As I continued my journey through becoming a doctor at Lady Hardinge Medical College, my love for the subject only increased with proficient teaching, patient interactions and even family postings. Early clinical ward duties during clinical postings added to the interest in the subject and I could take an early decision of choosing surgery as a domain of specialization even before I completed my MBBS.


  Mentor Instilled Values by Leading from the Front Top


Passion for pursuing the profession grew as I pursued my postgraduation in surgery and thereafter joined a regular job in a municipality hospital. I wanted to do every surgery that needed to be done for the poor. I enhanced my skills by short-term trainings to be able to put them into practice at my institute for the benefit of the poor. In the process I came across iconic figures in surgical specialties who paved the way forward for me. I must not fail to make a special mention of a mentor ,Dr Samiran Nundy, whose passion for audit, research and academics, skills, competence, dedication towards profession, empathy for the poor, his daily routine were so enthralling that my efforts towards pursuit in this direction are still on. His statement 'that you are getting to operate is reward enough' bailed me out of turbulent situations in government service and encouraged me to continue in spite of all odds.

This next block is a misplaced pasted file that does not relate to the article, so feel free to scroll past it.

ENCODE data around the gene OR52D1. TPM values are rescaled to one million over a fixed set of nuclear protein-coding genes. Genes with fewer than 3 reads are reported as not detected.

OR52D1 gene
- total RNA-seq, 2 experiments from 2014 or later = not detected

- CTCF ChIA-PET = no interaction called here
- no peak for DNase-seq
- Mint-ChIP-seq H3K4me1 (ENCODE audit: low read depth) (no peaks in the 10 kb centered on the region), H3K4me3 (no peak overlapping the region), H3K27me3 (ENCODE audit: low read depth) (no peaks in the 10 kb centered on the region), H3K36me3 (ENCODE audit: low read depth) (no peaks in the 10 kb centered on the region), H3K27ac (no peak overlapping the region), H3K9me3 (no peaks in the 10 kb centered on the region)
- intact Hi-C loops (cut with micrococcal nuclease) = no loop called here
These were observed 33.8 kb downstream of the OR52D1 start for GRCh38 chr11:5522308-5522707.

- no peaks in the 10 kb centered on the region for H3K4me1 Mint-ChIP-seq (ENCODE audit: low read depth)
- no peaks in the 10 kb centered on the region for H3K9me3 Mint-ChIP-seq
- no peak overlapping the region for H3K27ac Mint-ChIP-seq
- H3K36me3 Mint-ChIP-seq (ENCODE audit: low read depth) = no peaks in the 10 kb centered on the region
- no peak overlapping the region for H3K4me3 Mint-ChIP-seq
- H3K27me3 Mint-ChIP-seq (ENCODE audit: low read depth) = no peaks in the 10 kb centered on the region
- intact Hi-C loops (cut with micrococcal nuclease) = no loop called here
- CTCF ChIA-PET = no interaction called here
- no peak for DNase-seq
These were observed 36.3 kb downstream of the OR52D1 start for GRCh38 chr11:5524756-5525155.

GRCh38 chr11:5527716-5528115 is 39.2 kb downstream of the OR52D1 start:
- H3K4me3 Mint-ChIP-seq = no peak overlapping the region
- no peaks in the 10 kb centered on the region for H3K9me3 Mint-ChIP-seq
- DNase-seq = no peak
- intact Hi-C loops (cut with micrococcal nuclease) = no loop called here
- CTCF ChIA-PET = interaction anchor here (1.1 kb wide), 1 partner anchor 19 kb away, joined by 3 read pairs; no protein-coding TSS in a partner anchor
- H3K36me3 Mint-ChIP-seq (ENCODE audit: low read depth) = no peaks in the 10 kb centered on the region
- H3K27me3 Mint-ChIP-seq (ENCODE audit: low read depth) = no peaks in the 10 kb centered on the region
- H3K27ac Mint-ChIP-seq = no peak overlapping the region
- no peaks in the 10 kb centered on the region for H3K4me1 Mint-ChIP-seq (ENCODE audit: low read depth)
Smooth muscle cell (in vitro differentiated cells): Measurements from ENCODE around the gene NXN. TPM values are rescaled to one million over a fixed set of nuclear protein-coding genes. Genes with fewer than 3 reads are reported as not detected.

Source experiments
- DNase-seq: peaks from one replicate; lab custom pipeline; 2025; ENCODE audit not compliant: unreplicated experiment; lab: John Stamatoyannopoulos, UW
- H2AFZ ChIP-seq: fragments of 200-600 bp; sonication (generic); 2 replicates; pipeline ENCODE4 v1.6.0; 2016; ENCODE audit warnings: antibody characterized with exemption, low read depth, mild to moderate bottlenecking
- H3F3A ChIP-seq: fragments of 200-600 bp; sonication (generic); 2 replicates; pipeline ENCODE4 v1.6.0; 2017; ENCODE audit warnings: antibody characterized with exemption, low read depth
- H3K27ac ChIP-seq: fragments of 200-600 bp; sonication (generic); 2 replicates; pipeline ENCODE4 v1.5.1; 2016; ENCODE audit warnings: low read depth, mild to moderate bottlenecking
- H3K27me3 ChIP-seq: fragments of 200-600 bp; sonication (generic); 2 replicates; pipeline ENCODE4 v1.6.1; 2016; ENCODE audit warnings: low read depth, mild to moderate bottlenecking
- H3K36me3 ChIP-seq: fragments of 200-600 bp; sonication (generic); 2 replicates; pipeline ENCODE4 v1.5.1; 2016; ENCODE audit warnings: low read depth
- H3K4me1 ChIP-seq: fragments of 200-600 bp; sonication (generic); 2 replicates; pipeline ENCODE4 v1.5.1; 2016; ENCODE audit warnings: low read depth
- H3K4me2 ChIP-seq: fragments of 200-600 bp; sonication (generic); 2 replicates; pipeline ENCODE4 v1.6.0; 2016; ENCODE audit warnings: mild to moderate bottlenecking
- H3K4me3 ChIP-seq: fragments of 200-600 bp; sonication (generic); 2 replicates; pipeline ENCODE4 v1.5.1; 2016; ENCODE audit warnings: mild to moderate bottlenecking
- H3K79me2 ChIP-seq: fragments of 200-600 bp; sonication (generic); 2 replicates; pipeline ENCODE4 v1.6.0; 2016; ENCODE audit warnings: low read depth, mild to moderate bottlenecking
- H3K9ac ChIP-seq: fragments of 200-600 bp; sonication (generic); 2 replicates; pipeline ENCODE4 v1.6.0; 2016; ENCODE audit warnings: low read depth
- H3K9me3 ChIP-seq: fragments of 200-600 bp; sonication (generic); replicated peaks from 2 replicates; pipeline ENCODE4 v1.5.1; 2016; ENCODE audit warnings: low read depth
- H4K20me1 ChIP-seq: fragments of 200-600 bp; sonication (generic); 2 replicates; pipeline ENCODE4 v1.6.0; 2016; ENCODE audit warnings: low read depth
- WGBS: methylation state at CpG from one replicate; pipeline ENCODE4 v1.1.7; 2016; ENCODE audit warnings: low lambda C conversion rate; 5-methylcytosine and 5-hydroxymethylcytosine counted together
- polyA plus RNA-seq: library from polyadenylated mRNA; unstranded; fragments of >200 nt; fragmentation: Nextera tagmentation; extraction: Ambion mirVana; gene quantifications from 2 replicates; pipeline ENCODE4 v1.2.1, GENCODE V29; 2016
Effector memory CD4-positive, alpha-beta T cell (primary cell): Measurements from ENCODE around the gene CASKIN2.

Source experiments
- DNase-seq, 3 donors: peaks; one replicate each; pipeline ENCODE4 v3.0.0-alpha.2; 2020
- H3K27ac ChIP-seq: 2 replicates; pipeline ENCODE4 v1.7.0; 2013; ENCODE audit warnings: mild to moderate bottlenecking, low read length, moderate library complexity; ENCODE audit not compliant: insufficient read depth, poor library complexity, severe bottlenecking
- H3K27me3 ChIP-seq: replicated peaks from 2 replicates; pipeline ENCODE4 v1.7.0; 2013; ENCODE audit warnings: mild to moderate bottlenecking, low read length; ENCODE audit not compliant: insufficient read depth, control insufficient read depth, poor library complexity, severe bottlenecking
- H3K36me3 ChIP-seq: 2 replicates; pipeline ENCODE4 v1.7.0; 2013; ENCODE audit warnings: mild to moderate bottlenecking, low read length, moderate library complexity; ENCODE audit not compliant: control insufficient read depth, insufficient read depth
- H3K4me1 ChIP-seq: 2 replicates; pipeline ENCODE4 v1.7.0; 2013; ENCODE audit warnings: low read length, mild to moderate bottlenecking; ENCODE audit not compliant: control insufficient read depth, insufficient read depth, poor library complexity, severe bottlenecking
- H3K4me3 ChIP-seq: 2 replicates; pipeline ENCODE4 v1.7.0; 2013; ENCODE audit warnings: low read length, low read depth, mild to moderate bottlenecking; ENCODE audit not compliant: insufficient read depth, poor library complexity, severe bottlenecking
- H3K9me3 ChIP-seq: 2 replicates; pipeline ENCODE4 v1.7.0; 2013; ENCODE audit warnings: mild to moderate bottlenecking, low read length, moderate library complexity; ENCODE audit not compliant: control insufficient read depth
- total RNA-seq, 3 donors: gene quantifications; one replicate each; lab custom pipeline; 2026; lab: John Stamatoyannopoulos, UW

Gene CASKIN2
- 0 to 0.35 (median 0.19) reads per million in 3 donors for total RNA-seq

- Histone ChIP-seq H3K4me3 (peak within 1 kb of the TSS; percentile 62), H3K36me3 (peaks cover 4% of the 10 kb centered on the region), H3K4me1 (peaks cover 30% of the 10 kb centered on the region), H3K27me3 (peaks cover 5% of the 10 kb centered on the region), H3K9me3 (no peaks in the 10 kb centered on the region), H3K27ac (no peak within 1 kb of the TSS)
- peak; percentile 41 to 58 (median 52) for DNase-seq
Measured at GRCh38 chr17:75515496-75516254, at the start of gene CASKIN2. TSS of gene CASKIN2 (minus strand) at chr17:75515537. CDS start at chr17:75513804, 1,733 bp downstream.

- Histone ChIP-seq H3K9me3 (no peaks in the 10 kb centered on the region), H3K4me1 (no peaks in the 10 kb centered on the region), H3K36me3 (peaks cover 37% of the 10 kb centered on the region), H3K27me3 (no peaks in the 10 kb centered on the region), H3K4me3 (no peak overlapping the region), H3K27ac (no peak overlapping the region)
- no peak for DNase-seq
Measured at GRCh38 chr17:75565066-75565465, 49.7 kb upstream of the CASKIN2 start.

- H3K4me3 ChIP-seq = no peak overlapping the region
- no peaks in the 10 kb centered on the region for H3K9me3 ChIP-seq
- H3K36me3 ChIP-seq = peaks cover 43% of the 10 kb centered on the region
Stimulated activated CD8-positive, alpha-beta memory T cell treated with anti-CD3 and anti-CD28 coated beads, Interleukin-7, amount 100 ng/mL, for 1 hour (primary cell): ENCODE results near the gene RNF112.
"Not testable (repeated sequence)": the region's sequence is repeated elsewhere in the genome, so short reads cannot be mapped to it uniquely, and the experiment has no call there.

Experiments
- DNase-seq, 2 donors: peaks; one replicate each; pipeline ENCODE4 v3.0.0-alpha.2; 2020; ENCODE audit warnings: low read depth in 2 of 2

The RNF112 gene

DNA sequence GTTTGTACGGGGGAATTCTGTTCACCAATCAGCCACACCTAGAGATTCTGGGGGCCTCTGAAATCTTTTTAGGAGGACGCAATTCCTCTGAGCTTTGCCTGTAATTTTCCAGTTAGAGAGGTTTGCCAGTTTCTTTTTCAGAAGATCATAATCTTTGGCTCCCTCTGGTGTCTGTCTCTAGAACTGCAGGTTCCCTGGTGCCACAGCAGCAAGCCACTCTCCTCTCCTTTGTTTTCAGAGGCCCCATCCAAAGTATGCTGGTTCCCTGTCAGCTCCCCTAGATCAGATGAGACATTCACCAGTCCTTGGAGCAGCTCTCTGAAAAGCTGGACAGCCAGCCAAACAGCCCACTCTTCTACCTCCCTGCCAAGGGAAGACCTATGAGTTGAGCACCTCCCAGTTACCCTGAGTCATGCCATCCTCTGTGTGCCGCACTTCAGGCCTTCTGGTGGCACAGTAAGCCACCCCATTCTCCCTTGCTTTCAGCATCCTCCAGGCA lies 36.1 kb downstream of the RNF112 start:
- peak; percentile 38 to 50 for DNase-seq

Reasons for Being a Doctor Had Multiplied by Now and Were Many Top


Money was never the aim. Glamour had lost its sheen. Running away from work was never the intent. Work confinement to the defined duty hours was neither practiced nor preached. To extend help to the needy, working beyond the bounds of time was portrayed and encouraged for young residents to follow the same. Personal work always got a back seat, even personal life. Unnecessary leaves had no place in life.

Extra hours put in to gain the confidence of the patients and maximise interaction with the residents was the dictum. Patient care and cure brought a lot of self-satisfaction.


  I Had Been Groomed as a Doctor Top


Being one gave me a great opportunity to touch infinite human lives and families with a positive intent. The negative inputs from the black sheep, in service or from the attendants, could not be a deterrent. I look forward to put in more for patients and academics with each day to come, with transparency in work, in patient interaction. In the happiness of patients and success of my postgraduates, I derived a lot of satisfaction (my own daughter, chose to be a doctor and that too a surgeon and this gave the hope of carrying forward the good in the family).

It is good health which leads to happiness and wealth for the people and the nation. A doctor does it personally and propagates it exponentially through the trainees.

I am a doctor for these reasons and would continue to be one and that too a general surgeon even in life beyond this life, if it exists.

A Noble profession indeed, if practiced in letter and spirit.